10 disguised armed men attacked a highly secured prison and freed 5 prisoners in India

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At least 10 armed men disguised as policemen attacked a high-security prison on Sunday and freed a top Sikh militant commander and four others in India’s Punjab state, officials said.

The attackers traveled in cars and stormed Nabha Jail after stabbing a guard at the main gate and firing rounds of live ammunition before fleeing with the inmates, reports BSS.

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“We have sounded an alert in the state and formed special teams to nab them,” H S Dhillon, Punjab director general of police for law and order, told AFP.

An Indian police officer stands near the gate of the Nabha maximum-security prison in Punjab state on November 27, 2016

An Indian police officer stands near the gate of the Nabha maximum-security prison in Punjab state on November 27, 2016

Two more guards were injured in the attack in Patiala district. Police identified one of the fugitives as Harminder Singh Mintoo, chief of the Khalistan Liberation Force (KLF)- a militant group fighting for a separate Sikh homeland in Punjab.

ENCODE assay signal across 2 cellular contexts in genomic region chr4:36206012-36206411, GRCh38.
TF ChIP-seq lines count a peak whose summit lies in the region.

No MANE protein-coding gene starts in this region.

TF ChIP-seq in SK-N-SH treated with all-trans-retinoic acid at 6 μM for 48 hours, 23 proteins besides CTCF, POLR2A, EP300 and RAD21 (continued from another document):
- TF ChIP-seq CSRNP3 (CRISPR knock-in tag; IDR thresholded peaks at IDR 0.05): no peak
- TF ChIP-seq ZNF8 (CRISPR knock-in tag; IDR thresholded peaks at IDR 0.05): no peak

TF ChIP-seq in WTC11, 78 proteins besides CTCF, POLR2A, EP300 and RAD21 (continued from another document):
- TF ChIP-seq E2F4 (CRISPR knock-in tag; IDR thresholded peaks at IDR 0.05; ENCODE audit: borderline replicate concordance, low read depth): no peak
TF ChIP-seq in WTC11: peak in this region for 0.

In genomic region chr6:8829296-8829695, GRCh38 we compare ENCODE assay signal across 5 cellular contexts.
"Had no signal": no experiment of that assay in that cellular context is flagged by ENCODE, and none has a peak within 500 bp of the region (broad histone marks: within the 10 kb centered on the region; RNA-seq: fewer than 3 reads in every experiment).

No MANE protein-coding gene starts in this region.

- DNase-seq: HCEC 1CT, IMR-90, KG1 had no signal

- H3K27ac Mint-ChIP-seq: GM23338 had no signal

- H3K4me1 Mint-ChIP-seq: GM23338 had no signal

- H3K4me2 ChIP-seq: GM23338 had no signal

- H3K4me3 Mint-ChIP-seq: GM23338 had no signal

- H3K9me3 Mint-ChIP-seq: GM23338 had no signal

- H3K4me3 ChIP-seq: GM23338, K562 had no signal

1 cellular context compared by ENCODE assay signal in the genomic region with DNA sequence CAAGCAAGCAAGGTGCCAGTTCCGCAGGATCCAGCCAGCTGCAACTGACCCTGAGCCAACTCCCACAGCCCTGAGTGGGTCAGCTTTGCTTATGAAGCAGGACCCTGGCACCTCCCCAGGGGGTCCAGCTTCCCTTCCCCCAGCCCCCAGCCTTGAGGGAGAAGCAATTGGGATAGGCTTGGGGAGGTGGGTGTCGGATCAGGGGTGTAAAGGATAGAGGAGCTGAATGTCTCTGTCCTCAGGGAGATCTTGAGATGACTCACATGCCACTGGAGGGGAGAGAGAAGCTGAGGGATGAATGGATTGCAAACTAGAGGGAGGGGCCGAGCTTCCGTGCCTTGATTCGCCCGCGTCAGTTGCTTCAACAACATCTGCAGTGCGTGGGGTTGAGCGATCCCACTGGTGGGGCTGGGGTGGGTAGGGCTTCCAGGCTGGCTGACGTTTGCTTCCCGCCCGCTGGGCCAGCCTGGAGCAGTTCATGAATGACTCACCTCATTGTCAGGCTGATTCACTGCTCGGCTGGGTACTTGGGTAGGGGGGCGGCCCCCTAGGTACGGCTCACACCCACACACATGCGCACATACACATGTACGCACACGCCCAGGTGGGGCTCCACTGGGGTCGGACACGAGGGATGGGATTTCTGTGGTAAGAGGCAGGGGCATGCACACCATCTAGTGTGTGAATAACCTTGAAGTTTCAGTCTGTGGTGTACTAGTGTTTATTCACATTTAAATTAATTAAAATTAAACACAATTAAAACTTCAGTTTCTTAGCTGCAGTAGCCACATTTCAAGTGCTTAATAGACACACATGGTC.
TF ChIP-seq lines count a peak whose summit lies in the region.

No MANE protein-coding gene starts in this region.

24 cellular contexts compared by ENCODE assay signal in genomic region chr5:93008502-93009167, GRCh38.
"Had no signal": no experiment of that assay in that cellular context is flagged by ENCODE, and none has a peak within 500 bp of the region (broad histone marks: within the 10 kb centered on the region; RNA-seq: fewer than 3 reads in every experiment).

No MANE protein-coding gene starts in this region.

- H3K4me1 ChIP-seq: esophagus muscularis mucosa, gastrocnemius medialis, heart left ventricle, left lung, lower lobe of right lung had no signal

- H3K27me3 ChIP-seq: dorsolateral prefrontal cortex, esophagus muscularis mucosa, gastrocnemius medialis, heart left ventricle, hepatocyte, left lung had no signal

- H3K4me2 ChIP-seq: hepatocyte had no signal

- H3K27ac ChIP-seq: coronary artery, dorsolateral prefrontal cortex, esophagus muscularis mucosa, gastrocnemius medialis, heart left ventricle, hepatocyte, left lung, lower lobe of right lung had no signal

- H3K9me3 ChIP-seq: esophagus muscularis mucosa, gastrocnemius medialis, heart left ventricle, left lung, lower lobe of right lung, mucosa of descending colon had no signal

Mintoo was arrested in 2014 and is on trial for “terror attacks and funding”.

The four others are part of a local criminal gang and were on trial for murder. Unconfirmed local media reports said the attackers numbered around 20 and that six prisoners had escaped in the attack.

A senior police officer said the swift assault took guards by surprise as the attackers moved quickly through the complex, indicating they knew the jail layout.

“We are trying to figure out the connection between the gangsters and the militant leader. Did he flee by fluke?” the officer told AFP on condition of anonymity.

Four officals, including the Punjab prison chief and jail superintendent, have either been suspended or sacked because of the jailbreak, authorities said.

A reward of 2.5 million rupees ($36,000) has been offered for information on the escaped prisoners. Punjab was in the grip of insurgency for almost three decades since the 1970s after several Sikh groups launched an armed campaign for an independent Sikh country.

The violence peaked following the 1984 storming of the holiest shrine in Sikhism – Amritsar’s Golden Temple – by the Indian army to flush out armed militants.

The military operation angered Sikhs, resulting in the assassination of Indian Prime Minister Indira Gandhi by her Sikh guards and thousands of Sikhs taking up arms to avenge the sacrilege.

More than 20,000 people, mostly civilians, had died by the late 90s, when armed militancy ebbed in Punjab. But several Sikh groups remain committed to the Khalistan movement and dozens of alleged militants remain imprisoned.

Last month eight Islamists awaiting trial escaped a prison in Madhya Pradesh state before being gunned down hours later in a shoot-out, which many allege was staged by police.

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